While undergrad was a mind-expanding opportunity to learn about a broad range of topics, business school was an opportunity to go deep. It tends to foster this weird, amazing ecosystem of incredibly passionate, engaged, and interested people who are willing to openly and honestly share their experiences and learn from one another. Starting my career in brand management was a great introduction to product and P&L management, but I wanted to round out my holistic knowledge of all of the functions and idiosyncrasies of running a business. I learned immensely from the people around me.
From the time I was a toddler who would set up my own nursery school at home on the days school wasn’t in session, I’ve always been an entrepreneur. I love building things. At business school, I had the opportunity to flex that muscle and ended up spending time throughout consulting for a range of startups through InSITE Fellows, helping a friend with his emergency response communication platform, and even starting my own women’s intimate apparel line.
After spending a year and a half in strategy consulting, why did you decide to join Bowery Farming?
I am grateful for the time I spent at McKinsey, which I view as a continuation of my business education; however, I always knew that I wanted to join or build a company after business school. Consulting taught me the value of strategic and structured thinking (who doesn’t love a good framework?), which has proven incredibly valuable in the ambiguous, amorphous, evolutionary environment of an early-stage, high-growth startup.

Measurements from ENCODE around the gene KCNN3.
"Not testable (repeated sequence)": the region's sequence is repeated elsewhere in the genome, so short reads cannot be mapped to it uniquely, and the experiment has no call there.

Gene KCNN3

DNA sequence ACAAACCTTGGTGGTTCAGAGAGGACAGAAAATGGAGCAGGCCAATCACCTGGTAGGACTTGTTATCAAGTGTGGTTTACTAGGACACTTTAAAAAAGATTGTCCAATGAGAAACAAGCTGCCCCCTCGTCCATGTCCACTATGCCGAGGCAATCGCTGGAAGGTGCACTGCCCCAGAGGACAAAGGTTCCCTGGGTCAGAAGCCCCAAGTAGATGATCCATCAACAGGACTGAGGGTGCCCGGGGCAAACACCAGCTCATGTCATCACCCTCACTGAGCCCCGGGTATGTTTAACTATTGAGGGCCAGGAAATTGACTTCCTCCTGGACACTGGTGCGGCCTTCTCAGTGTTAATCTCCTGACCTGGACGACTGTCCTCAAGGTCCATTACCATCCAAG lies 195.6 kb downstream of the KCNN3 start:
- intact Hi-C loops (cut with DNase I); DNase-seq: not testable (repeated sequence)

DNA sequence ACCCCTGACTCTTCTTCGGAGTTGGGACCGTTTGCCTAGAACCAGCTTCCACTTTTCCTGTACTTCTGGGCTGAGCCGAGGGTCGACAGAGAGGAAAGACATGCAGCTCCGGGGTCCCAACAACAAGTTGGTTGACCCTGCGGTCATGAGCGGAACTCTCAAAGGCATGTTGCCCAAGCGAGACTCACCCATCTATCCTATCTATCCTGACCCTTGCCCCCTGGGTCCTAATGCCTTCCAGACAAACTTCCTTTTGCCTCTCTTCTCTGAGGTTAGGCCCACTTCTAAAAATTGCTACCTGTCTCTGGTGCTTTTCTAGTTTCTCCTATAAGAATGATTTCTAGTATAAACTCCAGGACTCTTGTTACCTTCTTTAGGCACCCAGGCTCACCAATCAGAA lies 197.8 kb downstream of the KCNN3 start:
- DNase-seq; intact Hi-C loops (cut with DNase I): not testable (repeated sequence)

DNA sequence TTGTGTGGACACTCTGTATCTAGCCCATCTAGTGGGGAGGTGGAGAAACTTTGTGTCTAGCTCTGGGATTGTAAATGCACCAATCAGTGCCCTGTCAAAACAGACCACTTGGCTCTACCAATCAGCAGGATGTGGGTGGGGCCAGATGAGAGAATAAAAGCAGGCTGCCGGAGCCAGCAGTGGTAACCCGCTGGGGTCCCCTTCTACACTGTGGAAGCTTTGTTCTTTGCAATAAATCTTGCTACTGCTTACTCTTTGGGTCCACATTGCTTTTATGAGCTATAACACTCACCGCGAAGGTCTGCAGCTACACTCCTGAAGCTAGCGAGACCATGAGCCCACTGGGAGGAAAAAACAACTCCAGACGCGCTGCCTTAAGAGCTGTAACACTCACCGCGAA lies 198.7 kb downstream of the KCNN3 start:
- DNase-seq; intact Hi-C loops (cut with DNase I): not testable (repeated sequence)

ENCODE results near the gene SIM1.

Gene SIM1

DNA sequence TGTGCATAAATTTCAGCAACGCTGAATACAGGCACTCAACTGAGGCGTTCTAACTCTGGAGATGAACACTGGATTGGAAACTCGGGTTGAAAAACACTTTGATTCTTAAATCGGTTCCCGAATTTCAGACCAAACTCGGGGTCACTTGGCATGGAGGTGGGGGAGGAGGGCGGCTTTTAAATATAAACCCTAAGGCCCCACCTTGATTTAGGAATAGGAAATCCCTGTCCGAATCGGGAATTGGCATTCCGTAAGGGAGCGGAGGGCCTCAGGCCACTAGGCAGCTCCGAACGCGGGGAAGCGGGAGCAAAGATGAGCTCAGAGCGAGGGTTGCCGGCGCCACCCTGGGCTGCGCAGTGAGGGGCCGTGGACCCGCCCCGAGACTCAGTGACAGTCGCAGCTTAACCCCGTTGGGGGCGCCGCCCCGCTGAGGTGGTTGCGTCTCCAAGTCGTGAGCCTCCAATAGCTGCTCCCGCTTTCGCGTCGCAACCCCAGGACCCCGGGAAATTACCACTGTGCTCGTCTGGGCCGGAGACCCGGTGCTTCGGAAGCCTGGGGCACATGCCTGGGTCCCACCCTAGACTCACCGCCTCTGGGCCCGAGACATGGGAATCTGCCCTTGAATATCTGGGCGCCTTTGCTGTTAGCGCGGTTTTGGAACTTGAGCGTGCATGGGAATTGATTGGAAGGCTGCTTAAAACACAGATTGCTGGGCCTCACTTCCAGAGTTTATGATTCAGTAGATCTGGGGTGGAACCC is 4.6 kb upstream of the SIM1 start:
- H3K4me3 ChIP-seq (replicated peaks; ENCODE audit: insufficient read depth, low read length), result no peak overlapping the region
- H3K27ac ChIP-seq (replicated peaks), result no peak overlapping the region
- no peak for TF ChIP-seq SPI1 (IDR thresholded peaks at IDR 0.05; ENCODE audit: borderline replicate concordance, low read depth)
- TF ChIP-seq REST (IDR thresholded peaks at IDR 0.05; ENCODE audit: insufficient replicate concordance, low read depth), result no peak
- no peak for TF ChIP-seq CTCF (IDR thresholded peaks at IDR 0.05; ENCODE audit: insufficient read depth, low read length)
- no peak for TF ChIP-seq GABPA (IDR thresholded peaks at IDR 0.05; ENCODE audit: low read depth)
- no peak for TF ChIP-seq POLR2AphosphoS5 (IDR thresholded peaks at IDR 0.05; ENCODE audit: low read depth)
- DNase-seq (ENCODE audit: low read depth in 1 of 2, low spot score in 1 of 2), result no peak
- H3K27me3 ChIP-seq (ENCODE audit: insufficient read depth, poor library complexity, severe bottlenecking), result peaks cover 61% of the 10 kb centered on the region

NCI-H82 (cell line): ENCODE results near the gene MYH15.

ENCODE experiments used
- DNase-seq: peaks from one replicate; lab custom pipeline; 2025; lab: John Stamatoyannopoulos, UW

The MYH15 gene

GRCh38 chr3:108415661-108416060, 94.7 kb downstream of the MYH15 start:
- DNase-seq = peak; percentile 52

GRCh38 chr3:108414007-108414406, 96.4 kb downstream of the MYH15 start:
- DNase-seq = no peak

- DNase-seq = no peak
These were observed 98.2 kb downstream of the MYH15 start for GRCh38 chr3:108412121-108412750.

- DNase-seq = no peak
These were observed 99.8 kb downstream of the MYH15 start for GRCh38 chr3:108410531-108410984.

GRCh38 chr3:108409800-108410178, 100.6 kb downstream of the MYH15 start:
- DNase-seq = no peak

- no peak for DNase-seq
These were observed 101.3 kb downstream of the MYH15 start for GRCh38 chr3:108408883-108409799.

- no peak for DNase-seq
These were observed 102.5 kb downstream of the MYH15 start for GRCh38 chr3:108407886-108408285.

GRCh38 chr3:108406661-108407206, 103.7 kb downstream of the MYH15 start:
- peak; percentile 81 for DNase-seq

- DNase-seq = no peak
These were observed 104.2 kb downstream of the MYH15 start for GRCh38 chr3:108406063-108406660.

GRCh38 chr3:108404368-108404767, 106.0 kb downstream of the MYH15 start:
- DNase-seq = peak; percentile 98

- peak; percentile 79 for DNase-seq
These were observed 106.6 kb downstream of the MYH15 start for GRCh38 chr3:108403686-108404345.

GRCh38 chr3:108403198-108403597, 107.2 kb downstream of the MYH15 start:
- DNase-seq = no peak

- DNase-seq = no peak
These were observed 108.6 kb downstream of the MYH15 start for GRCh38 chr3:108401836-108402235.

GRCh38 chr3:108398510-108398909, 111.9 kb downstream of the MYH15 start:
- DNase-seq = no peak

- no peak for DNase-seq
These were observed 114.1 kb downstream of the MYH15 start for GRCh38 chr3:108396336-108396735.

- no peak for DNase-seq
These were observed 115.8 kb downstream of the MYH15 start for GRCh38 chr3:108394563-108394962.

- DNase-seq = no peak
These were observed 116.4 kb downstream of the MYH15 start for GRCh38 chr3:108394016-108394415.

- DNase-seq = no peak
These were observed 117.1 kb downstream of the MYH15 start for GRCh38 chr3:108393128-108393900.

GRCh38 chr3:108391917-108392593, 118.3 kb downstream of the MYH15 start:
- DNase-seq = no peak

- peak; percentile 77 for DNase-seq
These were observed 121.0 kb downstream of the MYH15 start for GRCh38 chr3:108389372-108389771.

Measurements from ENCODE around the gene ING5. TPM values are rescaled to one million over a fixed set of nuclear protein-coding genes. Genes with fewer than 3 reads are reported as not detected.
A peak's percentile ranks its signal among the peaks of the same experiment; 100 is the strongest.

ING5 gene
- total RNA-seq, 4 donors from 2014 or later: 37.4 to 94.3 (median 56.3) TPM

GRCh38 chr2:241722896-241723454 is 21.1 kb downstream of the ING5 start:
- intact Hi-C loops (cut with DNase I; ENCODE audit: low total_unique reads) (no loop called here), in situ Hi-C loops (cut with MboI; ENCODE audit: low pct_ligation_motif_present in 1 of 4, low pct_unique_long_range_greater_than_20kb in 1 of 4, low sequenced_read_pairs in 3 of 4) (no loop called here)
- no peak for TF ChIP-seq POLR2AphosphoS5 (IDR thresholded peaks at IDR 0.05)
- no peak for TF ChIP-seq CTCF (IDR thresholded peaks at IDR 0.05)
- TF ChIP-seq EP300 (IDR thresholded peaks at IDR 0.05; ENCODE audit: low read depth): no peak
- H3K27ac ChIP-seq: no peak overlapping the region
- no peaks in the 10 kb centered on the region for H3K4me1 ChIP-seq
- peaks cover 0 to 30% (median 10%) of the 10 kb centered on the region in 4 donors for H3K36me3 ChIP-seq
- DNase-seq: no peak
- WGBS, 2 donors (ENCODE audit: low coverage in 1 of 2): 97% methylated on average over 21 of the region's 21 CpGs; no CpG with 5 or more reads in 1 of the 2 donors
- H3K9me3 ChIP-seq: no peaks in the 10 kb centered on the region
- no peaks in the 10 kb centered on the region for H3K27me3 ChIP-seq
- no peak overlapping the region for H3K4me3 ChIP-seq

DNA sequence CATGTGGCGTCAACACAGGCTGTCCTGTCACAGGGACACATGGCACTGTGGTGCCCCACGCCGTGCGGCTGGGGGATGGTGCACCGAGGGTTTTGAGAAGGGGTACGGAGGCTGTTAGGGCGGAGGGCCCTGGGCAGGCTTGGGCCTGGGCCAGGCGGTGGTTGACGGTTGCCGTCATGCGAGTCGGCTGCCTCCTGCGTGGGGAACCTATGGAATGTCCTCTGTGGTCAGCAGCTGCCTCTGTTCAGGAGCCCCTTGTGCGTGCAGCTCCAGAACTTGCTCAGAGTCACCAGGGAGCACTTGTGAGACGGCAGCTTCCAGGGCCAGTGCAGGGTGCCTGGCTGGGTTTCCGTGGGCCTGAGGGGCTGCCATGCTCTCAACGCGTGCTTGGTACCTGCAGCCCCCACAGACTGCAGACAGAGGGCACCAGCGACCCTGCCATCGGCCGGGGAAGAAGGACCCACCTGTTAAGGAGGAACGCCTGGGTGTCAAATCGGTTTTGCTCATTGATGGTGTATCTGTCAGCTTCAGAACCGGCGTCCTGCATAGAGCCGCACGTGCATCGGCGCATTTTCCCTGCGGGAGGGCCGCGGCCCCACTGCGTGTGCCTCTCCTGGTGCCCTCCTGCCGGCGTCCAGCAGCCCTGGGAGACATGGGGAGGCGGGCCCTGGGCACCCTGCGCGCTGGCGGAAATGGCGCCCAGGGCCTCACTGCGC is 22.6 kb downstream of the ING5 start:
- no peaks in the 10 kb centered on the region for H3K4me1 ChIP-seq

After about a year and a half I started to pick my head up and think about what I wanted to do post-consulting. I kept a list of all of the companies that piqued my interest as they popped up in tech headlines. At its core, my interest lay in companies that were using technology to offer a product or service that would make the world a better place for this and future generations. I remember reading about Indigo’s Series C in the summer of 2016 and thinking that was such an incredibly cool company (but what would I DO there?) I started to think more seriously about agtech, and was introduced to our CEO Irving Fain through a VC friend. At the time, the company was five people, but I fell in love with the vision and the opportunity to be a part of what Bowery was building.
Can you share the high-level responsibilities of your current position in Business Development and Corporate Strategy?